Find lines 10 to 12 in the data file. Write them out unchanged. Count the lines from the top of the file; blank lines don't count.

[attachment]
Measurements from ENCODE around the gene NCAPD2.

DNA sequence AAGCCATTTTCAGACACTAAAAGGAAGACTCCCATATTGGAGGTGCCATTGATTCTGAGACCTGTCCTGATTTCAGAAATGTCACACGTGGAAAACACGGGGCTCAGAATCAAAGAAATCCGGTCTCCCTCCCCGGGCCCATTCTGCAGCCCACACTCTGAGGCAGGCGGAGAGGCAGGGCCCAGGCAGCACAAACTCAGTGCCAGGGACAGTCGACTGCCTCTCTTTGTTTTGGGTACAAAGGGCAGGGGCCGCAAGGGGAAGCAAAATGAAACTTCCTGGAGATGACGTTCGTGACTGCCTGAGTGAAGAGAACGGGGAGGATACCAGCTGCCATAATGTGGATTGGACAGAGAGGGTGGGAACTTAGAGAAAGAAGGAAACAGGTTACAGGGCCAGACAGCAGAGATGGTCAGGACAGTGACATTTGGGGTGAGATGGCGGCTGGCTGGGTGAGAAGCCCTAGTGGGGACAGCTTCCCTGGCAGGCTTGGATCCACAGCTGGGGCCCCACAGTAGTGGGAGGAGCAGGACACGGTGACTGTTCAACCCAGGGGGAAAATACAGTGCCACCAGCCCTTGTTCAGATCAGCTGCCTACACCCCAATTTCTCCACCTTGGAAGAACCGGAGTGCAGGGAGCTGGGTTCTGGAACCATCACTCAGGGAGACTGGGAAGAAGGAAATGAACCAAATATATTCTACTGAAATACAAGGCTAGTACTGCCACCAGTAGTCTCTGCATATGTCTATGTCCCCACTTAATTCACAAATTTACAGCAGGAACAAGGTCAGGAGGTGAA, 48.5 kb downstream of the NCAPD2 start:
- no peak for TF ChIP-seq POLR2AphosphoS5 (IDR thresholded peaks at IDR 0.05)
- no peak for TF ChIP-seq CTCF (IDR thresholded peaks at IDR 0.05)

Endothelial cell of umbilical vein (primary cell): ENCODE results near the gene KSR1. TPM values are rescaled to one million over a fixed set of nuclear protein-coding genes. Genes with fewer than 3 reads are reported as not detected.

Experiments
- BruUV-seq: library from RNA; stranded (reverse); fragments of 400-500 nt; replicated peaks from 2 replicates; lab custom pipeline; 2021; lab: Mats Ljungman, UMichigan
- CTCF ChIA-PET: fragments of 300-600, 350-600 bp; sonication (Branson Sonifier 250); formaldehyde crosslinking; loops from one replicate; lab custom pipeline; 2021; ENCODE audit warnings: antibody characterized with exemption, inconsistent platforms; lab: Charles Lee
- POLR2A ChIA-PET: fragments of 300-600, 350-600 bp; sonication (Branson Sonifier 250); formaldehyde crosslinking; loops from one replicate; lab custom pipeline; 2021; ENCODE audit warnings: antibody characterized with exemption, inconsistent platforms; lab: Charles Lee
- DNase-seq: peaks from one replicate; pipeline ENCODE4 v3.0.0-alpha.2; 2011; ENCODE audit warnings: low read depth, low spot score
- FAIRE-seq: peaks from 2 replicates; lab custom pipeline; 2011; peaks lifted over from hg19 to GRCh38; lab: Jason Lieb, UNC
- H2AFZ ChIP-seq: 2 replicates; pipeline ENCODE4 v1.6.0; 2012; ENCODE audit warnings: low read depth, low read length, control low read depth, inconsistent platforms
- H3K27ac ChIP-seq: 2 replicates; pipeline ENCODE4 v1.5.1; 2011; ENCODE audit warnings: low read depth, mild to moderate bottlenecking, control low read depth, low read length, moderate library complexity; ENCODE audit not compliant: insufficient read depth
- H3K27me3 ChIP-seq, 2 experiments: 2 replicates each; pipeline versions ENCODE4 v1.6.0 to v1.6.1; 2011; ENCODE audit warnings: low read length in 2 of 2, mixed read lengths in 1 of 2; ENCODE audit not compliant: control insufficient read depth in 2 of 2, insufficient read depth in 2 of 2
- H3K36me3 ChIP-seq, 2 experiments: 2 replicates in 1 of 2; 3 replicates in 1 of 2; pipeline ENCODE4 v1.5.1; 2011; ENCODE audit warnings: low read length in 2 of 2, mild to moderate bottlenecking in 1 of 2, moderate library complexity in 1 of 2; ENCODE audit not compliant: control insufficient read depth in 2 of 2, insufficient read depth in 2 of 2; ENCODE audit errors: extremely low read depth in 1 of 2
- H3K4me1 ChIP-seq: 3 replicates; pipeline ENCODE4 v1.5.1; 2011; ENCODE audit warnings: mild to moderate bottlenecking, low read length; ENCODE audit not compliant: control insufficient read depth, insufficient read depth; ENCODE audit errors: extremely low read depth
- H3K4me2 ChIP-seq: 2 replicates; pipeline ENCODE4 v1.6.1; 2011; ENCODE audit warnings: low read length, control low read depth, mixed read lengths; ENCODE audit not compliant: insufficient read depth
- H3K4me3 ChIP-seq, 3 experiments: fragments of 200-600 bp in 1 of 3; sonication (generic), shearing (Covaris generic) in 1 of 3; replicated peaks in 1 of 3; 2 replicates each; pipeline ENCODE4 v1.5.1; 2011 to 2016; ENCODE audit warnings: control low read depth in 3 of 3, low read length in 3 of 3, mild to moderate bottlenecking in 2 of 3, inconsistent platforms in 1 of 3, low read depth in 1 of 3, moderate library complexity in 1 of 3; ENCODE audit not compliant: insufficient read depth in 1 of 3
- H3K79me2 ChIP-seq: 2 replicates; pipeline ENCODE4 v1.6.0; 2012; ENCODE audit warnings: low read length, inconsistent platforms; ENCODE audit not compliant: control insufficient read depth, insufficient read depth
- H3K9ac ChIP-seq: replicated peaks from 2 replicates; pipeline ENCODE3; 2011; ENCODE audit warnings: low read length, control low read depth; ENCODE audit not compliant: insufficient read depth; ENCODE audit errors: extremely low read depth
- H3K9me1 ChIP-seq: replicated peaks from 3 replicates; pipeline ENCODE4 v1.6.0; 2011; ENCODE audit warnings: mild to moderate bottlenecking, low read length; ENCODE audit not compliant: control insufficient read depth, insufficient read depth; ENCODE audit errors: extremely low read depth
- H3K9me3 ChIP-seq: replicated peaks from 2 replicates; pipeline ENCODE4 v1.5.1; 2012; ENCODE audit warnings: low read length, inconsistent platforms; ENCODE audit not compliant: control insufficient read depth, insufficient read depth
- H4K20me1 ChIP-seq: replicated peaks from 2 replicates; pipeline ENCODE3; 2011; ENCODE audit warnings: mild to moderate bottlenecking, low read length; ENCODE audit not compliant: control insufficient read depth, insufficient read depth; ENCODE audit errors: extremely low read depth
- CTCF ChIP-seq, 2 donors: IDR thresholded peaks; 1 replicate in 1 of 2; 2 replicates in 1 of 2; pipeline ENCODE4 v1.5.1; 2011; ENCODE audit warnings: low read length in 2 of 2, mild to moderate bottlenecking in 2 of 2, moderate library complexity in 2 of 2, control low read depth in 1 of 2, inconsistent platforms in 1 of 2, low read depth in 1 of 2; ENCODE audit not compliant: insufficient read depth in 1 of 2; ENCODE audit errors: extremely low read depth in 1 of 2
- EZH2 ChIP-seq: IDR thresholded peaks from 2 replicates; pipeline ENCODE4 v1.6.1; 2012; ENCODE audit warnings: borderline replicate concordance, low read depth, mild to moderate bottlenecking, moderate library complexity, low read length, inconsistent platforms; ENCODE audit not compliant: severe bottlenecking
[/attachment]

- DNase-seq: peaks from one replicate; pipeline ENCODE4 v3.0.0-alpha.2; 2011; ENCODE audit warnings: low read depth, low spot score
- FAIRE-seq: peaks from 2 replicates; lab custom pipeline; 2011; peaks lifted over from hg19 to GRCh38; lab: Jason Lieb, UNC
- H2AFZ ChIP-seq: 2 replicates; pipeline ENCODE4 v1.6.0; 2012; ENCODE audit warnings: low read depth, low read length, control low read depth, inconsistent platforms